has a strong negative influence on participation overall. Perhaps, this suggests a fatalistic attitude of
those with such beliefs. Or perhaps the causality lies in the opposite direction: those who do not
wish to support adaptation projects for vulnerable others, justify their choices by explaining climate
change as natural phenomenon. This would suggest that, for these respondents, moral responsibility
for others is excused by the presence of some external factor (in this case, nature) over which the
respondent feels they have no control (Eshleman 2014). One might consider this a form of ‘strategic’
fatalism. Whatever the reason for this interesting result, however, the implication is clear: a belief
that climate change is caused by nature allows some people to absolve themselves of responsibility
towards those who will be negatively impacted by climate change.

The researchers do not suggest that skeptics don’t want to pay because they know the models are wrong, the scientists behave badly, and it’s quite likely that the world will cool instead, which rather mucks up those “adaption” plans. I guess they didn’t google “Climate skeptics” for ten minutes before they wrote their paper. (And nor did any of the “peer reviewers”.)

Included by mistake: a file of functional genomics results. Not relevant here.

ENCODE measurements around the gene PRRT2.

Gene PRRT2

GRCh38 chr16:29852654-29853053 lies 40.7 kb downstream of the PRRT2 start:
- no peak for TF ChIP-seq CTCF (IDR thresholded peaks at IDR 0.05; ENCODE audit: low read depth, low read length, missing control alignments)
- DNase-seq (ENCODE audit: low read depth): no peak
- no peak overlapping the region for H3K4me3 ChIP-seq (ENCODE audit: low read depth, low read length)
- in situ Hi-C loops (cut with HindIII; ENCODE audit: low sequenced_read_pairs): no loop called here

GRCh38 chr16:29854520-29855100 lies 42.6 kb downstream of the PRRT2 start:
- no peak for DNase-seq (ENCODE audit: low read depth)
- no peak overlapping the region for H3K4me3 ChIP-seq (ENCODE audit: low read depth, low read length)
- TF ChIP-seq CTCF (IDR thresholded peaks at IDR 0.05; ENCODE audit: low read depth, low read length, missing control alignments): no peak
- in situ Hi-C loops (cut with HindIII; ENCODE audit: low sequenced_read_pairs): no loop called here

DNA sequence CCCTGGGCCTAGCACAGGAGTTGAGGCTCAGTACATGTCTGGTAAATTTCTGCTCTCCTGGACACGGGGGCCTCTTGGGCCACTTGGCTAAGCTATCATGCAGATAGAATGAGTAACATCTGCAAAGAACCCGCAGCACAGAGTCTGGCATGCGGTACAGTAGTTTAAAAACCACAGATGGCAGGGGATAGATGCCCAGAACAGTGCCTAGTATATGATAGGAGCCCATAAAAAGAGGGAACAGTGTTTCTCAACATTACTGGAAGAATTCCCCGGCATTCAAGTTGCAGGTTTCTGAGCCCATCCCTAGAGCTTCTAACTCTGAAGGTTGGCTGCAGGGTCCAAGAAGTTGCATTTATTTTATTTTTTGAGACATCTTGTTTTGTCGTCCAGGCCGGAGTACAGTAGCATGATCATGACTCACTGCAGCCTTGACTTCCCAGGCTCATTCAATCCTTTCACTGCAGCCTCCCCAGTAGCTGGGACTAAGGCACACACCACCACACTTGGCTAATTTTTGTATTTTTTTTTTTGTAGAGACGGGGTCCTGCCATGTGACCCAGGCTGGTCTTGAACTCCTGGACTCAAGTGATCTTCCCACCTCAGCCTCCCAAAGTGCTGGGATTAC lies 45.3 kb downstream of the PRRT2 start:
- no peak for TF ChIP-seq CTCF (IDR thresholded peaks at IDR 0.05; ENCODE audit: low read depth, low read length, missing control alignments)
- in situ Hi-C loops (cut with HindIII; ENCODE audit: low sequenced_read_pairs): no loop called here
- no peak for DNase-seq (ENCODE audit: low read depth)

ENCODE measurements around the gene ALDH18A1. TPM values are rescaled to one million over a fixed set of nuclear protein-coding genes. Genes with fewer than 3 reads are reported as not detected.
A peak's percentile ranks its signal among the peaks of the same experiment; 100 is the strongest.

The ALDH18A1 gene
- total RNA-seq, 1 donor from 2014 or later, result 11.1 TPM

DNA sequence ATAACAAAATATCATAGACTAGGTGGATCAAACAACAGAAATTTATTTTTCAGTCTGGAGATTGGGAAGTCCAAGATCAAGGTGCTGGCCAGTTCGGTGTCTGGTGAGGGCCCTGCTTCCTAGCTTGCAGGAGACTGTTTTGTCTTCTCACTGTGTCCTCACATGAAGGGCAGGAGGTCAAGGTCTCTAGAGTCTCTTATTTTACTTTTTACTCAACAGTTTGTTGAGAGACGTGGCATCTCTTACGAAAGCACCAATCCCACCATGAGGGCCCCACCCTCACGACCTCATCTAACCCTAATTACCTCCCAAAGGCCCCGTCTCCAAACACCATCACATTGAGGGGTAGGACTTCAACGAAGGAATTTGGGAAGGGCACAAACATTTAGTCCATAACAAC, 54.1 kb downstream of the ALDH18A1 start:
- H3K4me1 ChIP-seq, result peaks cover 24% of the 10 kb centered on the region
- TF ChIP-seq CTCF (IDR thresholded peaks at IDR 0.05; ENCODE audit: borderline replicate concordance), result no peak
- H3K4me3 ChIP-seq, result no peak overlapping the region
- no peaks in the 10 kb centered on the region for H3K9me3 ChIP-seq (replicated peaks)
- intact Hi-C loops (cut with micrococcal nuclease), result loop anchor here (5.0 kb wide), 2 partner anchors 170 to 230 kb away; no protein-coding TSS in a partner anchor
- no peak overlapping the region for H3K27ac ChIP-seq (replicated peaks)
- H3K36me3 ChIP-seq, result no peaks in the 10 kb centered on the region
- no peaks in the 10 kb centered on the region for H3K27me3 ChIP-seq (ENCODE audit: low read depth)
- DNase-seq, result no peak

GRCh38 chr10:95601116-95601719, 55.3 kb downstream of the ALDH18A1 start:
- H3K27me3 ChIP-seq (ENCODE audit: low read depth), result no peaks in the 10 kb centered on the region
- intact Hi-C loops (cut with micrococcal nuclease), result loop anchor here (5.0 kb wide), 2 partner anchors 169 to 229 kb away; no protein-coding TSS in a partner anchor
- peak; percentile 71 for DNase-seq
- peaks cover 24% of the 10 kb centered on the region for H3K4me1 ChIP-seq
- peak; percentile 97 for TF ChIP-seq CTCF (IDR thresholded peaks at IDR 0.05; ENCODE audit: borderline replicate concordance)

The researchers define “real knowledge” as agreeing with the consensus. How big is that confirmation bias?

In terms of differences in how respondents prefer to contribute, we note that greater real knowledge
relating to climate change (indicated by agreement with the statement ‘Carbon dioxide emissions
are the main cause of climate change’) influences the likelihood of contributing towards the
WAF, whereas this has no influence on likelihood of contributing towards the individual programmes
(compared to not contributing at all).